The next morning, my sister-in-law asked me why I didn’t use curbside check-in at JFK. She also reminded me that I have Medallion status (since I travel a lot for work) and asked why I didn’t use the priority check-in line. Because I only have a carry-on bag when I travel for work, I have never had to check in luggage, so using the priority line never occurred to me. It was very early in the morning, we were trying to not lose our kids in the crowd while handling all the luggage, and we hadn’t had our coffee, so neither of us thought of those options at the time.
If we had, curbside check-in or priority check-in would have allowed us to make the cutoff time and get on the same plane. That would’ve saved me an additional 18 hours of travel, my brother from having to pick me up at 1:00 am, and $400 plus the cab fare to LGA. Next time we travel during peak times, we’ll get to the airport even earlier and make sure we utilize other check-in lines available to us.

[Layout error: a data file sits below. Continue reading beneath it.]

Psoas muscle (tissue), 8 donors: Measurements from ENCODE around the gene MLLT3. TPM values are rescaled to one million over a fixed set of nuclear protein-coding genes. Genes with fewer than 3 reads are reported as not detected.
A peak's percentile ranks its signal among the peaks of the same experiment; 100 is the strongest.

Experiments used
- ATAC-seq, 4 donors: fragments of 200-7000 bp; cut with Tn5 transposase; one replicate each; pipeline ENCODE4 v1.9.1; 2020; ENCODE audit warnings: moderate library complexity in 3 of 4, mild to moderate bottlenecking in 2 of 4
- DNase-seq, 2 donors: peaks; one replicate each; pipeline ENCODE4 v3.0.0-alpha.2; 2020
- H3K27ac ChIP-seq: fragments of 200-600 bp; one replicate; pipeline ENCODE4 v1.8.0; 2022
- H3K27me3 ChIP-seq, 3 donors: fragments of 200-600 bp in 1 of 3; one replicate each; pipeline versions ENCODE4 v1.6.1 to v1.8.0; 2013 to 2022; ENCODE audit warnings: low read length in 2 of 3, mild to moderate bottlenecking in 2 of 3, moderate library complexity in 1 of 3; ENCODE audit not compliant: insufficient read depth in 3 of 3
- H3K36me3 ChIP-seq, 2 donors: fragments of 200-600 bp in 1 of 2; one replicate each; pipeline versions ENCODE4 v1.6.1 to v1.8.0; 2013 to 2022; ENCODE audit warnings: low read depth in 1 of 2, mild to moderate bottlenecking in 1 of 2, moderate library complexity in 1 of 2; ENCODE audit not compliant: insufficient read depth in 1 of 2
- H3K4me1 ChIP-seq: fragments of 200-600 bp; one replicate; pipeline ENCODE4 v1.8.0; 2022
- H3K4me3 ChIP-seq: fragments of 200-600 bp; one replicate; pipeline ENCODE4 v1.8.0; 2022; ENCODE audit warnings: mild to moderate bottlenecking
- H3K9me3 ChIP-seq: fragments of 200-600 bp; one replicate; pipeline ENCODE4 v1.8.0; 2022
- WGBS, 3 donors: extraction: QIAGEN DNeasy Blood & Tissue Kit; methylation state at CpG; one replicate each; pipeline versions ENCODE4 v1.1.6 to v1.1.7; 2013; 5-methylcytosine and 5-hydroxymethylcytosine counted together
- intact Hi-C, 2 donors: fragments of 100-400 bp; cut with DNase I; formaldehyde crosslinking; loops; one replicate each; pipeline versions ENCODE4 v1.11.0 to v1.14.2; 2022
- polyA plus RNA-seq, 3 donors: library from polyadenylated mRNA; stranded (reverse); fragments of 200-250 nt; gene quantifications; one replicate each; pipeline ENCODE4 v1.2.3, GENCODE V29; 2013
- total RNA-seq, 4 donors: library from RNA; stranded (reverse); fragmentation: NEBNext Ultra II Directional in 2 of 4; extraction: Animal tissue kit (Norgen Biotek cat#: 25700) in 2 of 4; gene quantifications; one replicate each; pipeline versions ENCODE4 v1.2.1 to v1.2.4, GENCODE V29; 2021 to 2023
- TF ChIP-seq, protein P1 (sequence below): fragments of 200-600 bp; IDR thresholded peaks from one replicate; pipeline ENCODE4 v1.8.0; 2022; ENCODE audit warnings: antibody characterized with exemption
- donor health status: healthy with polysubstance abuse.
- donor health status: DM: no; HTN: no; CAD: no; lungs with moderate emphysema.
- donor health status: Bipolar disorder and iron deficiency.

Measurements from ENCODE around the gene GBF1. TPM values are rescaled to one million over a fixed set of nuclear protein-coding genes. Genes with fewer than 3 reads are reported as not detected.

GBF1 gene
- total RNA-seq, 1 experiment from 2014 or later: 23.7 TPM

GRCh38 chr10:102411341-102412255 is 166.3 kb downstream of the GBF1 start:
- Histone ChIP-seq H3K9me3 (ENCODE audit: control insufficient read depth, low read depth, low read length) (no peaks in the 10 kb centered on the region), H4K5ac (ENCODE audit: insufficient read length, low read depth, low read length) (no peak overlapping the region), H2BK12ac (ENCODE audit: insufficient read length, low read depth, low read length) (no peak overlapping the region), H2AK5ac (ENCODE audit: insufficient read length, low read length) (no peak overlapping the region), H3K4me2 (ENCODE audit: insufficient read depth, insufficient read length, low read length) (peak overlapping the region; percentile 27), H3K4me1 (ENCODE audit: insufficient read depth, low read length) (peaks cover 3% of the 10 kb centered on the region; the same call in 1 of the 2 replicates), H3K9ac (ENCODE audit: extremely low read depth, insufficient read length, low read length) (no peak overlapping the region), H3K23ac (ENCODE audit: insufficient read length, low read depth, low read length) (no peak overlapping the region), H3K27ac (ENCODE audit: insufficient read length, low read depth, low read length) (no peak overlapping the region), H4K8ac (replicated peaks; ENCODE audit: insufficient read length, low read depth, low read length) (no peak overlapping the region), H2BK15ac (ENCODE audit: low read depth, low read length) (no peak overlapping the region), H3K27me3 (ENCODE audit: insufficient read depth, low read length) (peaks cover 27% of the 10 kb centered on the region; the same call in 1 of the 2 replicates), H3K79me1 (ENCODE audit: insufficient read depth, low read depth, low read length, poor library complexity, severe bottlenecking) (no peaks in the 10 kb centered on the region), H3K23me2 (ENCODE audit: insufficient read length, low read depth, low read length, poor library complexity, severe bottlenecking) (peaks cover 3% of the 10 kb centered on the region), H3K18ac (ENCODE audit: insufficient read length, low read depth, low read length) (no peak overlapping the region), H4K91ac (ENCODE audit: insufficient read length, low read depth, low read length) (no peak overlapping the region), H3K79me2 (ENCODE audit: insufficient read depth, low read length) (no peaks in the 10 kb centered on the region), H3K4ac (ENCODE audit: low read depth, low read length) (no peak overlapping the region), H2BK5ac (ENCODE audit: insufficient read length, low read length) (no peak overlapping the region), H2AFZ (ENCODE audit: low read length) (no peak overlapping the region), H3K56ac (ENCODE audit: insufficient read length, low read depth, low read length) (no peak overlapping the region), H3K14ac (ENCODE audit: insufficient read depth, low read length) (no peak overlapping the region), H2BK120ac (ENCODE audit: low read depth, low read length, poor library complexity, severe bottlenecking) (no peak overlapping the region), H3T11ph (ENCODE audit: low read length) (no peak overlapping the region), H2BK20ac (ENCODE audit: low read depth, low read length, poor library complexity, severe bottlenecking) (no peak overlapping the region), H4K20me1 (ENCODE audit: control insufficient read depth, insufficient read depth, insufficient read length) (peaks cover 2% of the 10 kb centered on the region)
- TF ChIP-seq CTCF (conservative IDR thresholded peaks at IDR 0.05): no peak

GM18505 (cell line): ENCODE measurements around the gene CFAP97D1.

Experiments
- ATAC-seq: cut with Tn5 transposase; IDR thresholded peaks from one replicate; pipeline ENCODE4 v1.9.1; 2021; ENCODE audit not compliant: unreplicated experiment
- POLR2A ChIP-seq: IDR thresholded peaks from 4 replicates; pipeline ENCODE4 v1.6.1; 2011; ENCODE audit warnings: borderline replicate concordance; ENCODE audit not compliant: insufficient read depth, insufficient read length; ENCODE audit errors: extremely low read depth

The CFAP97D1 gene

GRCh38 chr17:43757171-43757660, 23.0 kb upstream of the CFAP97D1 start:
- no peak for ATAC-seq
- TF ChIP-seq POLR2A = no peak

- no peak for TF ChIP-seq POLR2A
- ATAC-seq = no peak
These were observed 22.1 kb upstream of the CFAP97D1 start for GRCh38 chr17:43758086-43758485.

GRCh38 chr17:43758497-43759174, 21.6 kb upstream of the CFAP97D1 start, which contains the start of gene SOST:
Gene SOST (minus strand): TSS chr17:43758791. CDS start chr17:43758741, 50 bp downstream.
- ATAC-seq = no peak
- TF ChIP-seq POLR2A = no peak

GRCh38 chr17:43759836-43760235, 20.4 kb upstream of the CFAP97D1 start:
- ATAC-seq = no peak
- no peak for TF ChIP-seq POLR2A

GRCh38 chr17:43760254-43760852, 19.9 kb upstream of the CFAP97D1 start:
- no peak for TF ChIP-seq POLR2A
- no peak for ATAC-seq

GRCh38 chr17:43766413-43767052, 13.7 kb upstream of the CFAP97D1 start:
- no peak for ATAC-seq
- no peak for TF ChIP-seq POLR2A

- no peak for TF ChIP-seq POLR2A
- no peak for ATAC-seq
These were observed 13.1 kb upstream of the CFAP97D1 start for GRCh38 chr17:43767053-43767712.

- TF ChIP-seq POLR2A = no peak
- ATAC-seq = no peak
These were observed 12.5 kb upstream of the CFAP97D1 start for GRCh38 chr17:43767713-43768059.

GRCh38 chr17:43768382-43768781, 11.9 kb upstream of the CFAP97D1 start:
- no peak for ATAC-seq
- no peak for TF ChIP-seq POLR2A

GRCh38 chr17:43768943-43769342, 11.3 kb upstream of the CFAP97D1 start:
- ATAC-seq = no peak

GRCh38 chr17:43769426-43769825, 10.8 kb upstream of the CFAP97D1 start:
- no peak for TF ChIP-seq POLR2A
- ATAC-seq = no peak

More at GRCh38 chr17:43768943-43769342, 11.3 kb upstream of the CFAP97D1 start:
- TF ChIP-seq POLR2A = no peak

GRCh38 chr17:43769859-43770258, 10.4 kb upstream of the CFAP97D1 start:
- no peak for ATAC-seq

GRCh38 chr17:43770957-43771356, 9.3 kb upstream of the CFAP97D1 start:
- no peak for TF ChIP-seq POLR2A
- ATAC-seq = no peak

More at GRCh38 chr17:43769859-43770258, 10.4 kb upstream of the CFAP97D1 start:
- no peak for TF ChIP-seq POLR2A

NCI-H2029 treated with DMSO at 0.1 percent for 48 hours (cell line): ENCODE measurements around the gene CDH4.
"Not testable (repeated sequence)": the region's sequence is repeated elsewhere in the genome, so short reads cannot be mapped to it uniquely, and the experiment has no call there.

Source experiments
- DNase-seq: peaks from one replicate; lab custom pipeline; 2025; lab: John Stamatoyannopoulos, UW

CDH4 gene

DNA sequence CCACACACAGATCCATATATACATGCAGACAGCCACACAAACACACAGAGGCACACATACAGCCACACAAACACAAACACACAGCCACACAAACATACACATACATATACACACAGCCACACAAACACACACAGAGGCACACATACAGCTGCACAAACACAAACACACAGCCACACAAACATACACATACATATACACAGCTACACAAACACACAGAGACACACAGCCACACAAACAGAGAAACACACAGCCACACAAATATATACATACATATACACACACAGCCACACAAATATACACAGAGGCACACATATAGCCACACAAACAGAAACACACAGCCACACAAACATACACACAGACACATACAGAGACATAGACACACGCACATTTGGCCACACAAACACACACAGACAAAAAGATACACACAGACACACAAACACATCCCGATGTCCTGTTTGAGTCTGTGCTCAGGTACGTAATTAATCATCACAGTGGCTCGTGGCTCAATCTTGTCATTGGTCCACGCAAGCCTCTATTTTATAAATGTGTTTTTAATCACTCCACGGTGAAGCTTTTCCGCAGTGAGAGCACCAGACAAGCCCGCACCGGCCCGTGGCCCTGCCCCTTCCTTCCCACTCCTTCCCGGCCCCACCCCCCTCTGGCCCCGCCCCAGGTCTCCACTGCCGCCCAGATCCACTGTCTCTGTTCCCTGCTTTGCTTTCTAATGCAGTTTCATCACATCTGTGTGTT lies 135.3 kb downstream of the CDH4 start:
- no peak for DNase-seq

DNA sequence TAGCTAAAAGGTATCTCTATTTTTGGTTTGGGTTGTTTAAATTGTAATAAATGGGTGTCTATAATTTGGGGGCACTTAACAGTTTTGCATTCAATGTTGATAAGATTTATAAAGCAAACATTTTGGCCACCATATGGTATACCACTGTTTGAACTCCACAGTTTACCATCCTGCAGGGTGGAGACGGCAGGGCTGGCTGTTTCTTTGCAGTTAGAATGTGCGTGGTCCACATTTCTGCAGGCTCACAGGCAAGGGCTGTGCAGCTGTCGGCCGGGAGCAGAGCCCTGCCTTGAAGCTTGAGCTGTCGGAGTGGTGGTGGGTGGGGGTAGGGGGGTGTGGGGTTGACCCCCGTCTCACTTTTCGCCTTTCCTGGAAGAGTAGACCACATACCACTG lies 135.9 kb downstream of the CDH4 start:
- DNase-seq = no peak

The benefits of airline status go beyond upgrades and fee waivers; even at the lowest tiers, frequent flyer programs offer an assortment of other perks (like priority phone lines or partner services) that can make flying easier and more enjoyable. However, those perks are only worth what you get out of them, and as Mel’s story shows, ignoring them altogether can be costly. You shouldn’t go out of your way to use benefits just to extract full “value” from your status (or from an airline credit card), but you should at least know your options in case they’re needed. My advice is to look over your benefits thoroughly when you first earn them, and then keep a link to an overview handy in case you need to review.